When asked about the sense that fewer children receive bikes for Christmas, King has his thoughts. “The idea that every family can go to Walmart and buy four or five bikes is asking a lot,” stated King. “We’ll have kids come in here to pick out a bike. You assume they’ll pick out the newest looking bike, but they don’t. It could be one with a ripped seat or rust on it. It will be a certain color, or a bike with pegs on it, or a certain wheel style they like.”

According to King, when you take a kid in a room with hundreds of bikes, and you tell them they can pick anyone they want, it’s overwhelming for them just as it is for the parents watching. “These are kids who may have been told when previously asking for a bike, you can’t have one –they’ve heard this for seven or eight years, and now they can pick what they want? It may literally take them hours to decide on the right one!”

With recognition that kids are still growing, they can return to trade up for a bigger bike.

King is supported daily in his mission by Recycle Bikes For Kids Director Joe Manero.

A little blurb in a paper brought Manero to Recycle Bikes For Kids. “I had a bike that I was taking to a repair shop regularly, that I couldn’t afford,” explained Manero.” The shop owner told me to go see Ron (King). He laughs as he says it also a means to get himself in front of King, who was hiring at the time.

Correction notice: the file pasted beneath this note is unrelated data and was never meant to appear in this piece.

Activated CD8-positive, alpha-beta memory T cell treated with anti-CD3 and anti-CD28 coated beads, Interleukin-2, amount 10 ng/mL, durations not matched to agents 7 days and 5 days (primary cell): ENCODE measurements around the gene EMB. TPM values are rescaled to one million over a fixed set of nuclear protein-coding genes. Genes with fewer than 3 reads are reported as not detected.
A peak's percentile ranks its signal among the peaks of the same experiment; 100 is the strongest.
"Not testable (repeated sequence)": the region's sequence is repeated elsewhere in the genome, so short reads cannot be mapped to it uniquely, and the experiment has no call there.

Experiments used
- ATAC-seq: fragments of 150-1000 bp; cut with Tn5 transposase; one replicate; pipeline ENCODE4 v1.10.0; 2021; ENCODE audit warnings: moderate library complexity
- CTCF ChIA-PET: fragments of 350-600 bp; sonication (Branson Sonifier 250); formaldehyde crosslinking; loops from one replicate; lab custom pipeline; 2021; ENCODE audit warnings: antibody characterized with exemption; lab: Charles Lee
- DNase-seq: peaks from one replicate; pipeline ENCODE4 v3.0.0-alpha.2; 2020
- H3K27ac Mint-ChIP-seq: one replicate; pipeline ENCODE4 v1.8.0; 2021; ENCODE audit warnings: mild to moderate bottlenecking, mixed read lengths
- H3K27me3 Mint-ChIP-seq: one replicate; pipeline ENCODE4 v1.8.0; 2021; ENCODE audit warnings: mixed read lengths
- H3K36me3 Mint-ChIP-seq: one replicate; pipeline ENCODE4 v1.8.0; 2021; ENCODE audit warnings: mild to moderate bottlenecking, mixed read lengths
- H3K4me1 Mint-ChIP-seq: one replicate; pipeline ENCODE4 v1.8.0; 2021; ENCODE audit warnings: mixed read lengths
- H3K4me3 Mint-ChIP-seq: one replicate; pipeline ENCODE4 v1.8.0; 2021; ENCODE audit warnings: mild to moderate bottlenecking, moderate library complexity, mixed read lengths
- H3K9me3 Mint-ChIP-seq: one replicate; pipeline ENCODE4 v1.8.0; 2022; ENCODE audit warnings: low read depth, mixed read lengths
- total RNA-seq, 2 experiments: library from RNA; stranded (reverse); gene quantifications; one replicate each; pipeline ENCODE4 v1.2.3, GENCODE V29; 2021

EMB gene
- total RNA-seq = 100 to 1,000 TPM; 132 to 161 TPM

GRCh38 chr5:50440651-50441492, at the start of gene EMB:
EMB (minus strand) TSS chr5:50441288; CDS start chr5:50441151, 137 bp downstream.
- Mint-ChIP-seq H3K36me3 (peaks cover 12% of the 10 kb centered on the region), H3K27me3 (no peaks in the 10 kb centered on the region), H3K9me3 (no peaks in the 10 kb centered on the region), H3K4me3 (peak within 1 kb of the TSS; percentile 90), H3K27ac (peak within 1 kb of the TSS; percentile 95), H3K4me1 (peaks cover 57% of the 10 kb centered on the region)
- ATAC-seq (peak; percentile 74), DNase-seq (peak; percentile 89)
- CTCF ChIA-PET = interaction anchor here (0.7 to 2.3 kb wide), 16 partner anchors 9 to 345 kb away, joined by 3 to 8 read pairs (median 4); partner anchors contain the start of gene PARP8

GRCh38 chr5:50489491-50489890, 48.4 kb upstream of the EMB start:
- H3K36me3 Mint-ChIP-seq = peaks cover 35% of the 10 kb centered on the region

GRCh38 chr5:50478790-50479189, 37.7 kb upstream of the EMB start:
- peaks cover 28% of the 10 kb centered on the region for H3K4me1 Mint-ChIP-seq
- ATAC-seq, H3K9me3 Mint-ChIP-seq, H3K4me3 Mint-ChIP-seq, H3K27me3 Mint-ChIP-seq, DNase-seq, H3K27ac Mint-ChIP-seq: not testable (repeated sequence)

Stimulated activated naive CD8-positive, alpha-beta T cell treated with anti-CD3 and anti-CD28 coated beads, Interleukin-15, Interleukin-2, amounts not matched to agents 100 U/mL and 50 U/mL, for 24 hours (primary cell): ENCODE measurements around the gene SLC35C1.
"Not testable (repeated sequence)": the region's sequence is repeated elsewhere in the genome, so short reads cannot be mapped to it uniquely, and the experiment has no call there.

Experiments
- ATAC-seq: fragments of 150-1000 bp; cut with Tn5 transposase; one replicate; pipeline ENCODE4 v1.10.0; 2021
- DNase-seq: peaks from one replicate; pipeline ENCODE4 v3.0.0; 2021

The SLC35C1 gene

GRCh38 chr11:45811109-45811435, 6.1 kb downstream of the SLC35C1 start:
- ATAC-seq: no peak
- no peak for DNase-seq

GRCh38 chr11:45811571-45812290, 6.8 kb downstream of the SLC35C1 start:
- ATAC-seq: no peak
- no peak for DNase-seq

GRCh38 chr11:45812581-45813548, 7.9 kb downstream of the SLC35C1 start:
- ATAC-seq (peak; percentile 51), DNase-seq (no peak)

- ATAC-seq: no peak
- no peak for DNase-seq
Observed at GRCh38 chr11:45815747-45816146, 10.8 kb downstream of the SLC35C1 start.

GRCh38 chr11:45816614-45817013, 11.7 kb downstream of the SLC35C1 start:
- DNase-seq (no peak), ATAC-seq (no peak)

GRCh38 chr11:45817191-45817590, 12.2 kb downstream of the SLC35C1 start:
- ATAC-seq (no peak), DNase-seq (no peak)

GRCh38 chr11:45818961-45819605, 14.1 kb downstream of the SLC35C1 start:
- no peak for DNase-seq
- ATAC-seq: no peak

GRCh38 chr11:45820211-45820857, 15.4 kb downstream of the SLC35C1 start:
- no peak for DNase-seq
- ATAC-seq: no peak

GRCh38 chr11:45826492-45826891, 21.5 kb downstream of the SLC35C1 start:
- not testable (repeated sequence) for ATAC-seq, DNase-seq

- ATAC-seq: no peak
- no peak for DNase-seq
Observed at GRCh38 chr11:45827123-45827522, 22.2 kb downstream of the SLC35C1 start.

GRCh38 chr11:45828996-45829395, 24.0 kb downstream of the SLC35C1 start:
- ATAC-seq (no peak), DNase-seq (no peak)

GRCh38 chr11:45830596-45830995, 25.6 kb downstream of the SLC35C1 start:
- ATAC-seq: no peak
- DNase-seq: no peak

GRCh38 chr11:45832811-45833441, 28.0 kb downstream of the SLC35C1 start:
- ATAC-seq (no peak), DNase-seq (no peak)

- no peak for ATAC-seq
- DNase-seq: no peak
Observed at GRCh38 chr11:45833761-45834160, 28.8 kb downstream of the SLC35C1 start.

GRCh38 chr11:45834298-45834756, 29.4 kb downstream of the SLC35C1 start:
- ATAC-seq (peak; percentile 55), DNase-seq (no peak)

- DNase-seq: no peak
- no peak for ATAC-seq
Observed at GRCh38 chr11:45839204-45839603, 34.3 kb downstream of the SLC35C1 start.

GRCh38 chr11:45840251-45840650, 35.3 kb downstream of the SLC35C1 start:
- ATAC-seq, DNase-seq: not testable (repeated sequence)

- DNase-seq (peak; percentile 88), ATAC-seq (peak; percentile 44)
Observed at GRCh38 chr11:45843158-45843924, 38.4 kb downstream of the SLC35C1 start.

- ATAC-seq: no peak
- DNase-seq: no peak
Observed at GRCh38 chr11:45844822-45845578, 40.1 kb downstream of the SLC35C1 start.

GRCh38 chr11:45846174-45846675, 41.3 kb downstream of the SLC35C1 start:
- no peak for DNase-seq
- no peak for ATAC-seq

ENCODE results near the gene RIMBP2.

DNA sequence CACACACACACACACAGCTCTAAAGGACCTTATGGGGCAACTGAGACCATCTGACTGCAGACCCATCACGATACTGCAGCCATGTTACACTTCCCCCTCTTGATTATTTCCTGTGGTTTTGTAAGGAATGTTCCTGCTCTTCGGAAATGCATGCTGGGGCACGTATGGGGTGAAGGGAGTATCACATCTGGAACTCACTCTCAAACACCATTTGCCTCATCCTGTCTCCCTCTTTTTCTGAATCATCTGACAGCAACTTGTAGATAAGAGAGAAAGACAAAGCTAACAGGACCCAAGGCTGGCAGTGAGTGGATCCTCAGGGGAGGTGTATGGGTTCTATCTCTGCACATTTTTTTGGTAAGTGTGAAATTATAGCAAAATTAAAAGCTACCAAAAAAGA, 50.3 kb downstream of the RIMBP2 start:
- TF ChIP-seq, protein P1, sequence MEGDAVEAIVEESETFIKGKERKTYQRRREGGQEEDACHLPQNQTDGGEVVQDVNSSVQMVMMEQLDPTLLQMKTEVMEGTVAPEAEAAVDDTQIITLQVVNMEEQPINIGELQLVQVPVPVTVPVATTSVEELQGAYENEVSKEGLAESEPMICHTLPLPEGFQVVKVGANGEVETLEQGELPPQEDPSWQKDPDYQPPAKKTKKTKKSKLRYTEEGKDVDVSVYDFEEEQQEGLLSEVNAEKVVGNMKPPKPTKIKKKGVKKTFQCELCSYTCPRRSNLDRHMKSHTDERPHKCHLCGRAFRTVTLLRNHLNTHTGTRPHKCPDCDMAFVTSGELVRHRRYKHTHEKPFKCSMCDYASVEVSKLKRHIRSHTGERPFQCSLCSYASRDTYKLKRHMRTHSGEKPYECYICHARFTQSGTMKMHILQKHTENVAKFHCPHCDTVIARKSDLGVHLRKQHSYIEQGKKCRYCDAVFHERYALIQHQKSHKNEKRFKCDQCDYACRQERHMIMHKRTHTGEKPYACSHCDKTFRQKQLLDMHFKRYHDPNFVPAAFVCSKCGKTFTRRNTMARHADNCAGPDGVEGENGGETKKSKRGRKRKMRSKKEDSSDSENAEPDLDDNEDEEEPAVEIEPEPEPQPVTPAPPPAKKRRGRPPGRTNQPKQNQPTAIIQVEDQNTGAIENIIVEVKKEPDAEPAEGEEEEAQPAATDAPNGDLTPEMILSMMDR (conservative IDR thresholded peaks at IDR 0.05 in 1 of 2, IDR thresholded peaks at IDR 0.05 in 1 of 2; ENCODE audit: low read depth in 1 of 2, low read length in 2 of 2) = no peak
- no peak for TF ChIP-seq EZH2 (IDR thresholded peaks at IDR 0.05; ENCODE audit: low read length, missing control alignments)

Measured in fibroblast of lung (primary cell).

Manero tells of a recent interaction with parents of five kids, 6-15 years old, who have never had bikes. “The parents were just overwhelmed watching their kids select bikes. The dad insisted on donating $25 to us.” He assured him the bikes were free, but the dad said he had to do something to give back in appreciation for what he was experiencing through his children.

King has been doing this long enough to see many of the first batch of kids to receive bikes now attending college. Some return during the summer to help. “It’s a community effort to keep this humming. We have children and adults from places of worship, civic and corporate groups come to help repair as well as to donate bikes and make financial contributions.

With new commercial and residential developments unfolding on the east 6th Street corridor, King finds his location in the middle of a hot real estate zone. His building has been sold and will be renovated for new use. “I want to thank the Cromwell Firm for allowing us to stay past our lease, which expired in October, at no cost through the Christmas season, which is obviously very busy for us.”

Desperately in need of a similar location as of Jan. 1, King is optimistic someone will make themselves known and “gift” him with a large space to continue his mission. “I need it to be free space, with a working bathroom and electricity. Doesn’t have to be fancy.”

King is optimic that a new location will be found soon. “I’m not sure where we’ll relocate as of yet, but we’ll continue on collecting, repairing and providing bikes – there’s too much need and too much resource and people who want to help.”

Recycle Bicycles For Kids has public volunteer days where individuals can drop by to help. Groups can schedule volunteer time on private volunteer days. To see how you can help, visit Facebook at